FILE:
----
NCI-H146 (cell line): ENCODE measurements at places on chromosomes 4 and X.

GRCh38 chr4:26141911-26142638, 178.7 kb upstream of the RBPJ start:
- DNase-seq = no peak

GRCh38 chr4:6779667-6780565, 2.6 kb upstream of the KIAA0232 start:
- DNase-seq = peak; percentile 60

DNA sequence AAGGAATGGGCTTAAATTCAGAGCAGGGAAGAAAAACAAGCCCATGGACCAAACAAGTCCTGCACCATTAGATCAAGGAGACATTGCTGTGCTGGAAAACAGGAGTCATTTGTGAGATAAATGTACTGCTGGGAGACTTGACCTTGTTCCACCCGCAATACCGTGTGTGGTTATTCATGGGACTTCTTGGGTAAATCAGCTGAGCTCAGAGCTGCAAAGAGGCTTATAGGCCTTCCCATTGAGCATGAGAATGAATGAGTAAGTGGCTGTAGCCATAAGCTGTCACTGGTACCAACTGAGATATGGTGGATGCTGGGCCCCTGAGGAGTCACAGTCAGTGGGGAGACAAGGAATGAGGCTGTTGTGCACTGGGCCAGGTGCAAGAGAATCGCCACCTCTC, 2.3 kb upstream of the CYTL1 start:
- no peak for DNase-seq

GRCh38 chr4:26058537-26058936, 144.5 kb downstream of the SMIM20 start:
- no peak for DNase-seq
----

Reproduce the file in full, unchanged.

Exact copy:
NCI-H146 (cell line): ENCODE measurements at places on chromosomes 4 and X.

GRCh38 chr4:26141911-26142638, 178.7 kb upstream of the RBPJ start:
- DNase-seq = no peak

GRCh38 chr4:6779667-6780565, 2.6 kb upstream of the KIAA0232 start:
- DNase-seq = peak; percentile 60

DNA sequence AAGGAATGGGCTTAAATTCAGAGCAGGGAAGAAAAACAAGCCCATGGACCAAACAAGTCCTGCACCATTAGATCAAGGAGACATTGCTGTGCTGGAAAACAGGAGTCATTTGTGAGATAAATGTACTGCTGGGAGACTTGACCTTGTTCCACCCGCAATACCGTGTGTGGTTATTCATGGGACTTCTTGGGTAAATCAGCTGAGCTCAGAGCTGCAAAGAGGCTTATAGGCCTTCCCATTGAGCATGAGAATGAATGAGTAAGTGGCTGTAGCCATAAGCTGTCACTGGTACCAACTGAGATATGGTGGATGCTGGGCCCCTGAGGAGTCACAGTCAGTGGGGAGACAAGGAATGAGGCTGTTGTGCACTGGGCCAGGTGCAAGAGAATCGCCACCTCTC, 2.3 kb upstream of the CYTL1 start:
- no peak for DNase-seq

GRCh38 chr4:26058537-26058936, 144.5 kb downstream of the SMIM20 start:
- no peak for DNase-seq